CLAUDE NURIDSANY & MARIE PERENNOU / SCIENCE PHOTO LIBRARY CLAUDE NURIDSANY & MARIE PERENNOU / SCIENCE PHOTO LIBRARY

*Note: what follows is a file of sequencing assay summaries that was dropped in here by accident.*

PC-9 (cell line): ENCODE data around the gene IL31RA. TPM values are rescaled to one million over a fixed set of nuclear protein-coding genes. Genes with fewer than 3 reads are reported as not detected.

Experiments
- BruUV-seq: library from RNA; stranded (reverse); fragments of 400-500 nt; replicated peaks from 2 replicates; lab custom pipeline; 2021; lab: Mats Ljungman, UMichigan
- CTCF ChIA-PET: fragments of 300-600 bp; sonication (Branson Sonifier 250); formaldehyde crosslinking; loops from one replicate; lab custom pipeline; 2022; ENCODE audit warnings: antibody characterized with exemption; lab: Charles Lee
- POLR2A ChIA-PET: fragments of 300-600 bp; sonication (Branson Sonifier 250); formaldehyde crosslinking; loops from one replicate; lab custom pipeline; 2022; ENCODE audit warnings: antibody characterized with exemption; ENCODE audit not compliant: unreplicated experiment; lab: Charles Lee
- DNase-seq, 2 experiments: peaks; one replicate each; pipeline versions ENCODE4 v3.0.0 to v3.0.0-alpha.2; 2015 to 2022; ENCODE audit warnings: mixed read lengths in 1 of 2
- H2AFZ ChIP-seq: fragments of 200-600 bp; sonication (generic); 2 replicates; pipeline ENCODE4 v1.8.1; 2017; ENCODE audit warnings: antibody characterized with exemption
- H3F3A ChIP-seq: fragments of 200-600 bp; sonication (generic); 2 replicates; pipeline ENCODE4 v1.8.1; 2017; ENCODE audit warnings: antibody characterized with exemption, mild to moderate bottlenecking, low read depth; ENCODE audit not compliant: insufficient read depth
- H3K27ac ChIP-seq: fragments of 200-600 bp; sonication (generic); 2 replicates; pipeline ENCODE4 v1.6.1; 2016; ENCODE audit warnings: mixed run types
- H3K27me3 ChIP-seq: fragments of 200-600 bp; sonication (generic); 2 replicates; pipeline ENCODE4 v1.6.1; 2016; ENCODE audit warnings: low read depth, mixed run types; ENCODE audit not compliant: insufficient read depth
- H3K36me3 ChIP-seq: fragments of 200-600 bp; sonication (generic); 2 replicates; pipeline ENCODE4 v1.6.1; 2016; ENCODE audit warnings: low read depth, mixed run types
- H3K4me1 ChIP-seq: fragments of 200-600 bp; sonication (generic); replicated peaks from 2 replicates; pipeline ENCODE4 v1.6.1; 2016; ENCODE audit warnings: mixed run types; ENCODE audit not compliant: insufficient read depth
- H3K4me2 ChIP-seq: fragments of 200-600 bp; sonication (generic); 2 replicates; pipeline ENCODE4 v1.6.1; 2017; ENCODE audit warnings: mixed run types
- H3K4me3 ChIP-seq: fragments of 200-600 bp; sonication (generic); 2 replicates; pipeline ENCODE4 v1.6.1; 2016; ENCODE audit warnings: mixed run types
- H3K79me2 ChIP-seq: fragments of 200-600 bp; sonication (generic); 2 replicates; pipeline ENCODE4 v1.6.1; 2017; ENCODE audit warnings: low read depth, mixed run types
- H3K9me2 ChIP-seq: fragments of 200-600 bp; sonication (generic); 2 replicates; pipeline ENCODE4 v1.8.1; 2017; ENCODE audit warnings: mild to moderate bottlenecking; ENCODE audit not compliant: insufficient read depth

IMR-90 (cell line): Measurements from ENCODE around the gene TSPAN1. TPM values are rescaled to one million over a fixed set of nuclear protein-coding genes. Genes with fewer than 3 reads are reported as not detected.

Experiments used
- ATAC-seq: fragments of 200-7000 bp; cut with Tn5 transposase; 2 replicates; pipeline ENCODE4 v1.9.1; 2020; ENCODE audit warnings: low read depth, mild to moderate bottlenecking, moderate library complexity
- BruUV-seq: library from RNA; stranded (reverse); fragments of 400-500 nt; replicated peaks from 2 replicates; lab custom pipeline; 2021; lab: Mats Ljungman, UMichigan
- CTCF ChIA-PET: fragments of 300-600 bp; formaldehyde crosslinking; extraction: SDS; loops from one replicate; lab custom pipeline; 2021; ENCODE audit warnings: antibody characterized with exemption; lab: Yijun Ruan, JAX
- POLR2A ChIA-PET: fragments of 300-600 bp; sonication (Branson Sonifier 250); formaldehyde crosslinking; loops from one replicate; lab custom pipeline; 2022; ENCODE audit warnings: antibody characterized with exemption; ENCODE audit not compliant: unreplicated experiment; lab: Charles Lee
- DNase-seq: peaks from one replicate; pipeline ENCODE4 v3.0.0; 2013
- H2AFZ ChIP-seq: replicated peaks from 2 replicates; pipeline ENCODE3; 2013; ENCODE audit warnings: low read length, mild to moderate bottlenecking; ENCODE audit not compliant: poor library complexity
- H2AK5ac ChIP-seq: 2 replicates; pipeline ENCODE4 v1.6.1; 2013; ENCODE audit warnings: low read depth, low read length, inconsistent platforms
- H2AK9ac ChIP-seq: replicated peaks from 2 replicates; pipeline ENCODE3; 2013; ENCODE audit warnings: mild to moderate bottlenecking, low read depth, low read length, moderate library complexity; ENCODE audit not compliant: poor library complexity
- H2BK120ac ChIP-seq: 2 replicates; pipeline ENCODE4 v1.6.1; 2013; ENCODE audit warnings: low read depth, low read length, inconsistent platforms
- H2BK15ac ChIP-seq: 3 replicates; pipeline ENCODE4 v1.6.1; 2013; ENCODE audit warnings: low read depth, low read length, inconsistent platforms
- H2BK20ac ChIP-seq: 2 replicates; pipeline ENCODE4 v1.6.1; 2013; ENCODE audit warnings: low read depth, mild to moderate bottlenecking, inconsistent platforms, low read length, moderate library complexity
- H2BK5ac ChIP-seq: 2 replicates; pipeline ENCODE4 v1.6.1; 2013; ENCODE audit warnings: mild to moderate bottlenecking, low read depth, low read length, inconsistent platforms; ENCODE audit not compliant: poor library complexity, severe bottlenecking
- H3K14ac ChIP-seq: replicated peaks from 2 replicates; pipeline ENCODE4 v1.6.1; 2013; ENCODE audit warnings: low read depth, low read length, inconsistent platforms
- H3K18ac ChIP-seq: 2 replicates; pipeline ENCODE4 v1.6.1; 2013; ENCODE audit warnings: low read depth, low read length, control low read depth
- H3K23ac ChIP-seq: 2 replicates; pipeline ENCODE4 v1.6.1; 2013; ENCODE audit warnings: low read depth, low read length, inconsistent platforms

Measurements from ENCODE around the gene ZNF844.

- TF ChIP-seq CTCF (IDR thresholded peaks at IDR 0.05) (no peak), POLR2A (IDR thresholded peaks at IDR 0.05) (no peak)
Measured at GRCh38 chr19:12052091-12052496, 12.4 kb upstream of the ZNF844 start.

Bone formation. Light micrograph of a longitudinal section through an epiphyseal growth plate in a long bone from a young cat. The long bones of a foetus are initially composed of cartilage, which is progressively replaced by bone in a process called endochondral ossification. The ossification begins in the centre of the bone and gradually spreads outwards. The growth plate marks the transition region where calcification is occuring. The cartillage cells will soon degenerate, leaving cavities called lacunae. Osteogenic cells and capillaries will then invade the lacunae to begin bone formation. Magnification: x250 at 35mm size.
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